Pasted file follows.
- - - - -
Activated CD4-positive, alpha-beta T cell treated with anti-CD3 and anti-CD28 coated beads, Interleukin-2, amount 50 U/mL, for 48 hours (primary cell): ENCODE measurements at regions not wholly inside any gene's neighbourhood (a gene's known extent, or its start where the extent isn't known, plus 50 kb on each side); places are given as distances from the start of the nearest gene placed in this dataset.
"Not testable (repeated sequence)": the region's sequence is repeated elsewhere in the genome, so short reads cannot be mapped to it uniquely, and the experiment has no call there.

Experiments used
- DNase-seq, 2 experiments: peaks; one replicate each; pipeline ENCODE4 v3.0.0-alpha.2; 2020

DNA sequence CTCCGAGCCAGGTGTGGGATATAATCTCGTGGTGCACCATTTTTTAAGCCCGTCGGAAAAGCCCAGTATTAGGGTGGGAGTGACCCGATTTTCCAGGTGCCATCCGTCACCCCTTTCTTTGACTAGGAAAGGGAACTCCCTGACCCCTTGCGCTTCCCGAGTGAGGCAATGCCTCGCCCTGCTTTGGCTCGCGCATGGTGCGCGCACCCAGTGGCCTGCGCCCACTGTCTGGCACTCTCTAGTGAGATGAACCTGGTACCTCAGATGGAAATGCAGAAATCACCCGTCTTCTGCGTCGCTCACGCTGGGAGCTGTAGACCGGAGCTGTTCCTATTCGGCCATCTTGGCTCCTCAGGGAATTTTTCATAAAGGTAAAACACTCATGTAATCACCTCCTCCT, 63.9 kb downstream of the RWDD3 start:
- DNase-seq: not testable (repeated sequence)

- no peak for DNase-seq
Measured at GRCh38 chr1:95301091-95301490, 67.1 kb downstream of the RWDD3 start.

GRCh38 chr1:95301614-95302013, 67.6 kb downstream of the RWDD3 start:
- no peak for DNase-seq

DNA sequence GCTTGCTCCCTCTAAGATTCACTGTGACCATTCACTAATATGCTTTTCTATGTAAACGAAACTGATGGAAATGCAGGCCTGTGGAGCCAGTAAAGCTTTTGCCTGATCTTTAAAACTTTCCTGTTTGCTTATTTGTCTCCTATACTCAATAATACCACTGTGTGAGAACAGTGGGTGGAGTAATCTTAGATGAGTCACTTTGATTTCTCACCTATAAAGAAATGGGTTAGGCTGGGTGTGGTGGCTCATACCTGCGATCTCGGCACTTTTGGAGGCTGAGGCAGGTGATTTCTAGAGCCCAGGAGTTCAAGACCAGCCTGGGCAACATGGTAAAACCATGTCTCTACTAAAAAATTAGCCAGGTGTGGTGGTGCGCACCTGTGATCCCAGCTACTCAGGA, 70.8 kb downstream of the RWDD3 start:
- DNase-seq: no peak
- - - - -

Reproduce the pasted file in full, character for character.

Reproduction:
Activated CD4-positive, alpha-beta T cell treated with anti-CD3 and anti-CD28 coated beads, Interleukin-2, amount 50 U/mL, for 48 hours (primary cell): ENCODE measurements at regions not wholly inside any gene's neighbourhood (a gene's known extent, or its start where the extent isn't known, plus 50 kb on each side); places are given as distances from the start of the nearest gene placed in this dataset.
"Not testable (repeated sequence)": the region's sequence is repeated elsewhere in the genome, so short reads cannot be mapped to it uniquely, and the experiment has no call there.

Experiments used
- DNase-seq, 2 experiments: peaks; one replicate each; pipeline ENCODE4 v3.0.0-alpha.2; 2020

DNA sequence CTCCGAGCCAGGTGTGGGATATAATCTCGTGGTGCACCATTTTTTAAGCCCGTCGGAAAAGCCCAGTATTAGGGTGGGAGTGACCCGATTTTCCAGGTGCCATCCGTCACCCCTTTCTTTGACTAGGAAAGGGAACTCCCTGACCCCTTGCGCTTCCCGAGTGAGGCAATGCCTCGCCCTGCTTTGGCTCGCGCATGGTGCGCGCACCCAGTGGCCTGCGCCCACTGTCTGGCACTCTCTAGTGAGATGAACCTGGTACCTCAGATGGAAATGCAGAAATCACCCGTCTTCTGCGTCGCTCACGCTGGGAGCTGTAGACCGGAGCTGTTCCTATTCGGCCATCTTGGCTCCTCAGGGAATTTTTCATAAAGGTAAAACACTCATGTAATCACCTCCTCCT, 63.9 kb downstream of the RWDD3 start:
- DNase-seq: not testable (repeated sequence)

- no peak for DNase-seq
Measured at GRCh38 chr1:95301091-95301490, 67.1 kb downstream of the RWDD3 start.

GRCh38 chr1:95301614-95302013, 67.6 kb downstream of the RWDD3 start:
- no peak for DNase-seq

DNA sequence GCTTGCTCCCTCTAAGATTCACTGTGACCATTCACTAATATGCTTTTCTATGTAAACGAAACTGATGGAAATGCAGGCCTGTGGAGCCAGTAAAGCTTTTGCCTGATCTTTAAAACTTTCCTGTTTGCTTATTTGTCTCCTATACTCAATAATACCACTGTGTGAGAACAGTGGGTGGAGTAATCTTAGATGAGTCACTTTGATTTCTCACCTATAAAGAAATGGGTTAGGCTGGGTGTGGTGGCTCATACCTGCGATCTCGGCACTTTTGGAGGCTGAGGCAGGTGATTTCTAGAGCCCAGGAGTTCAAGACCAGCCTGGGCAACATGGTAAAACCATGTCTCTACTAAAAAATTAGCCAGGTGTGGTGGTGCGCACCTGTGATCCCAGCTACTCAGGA, 70.8 kb downstream of the RWDD3 start:
- DNase-seq: no peak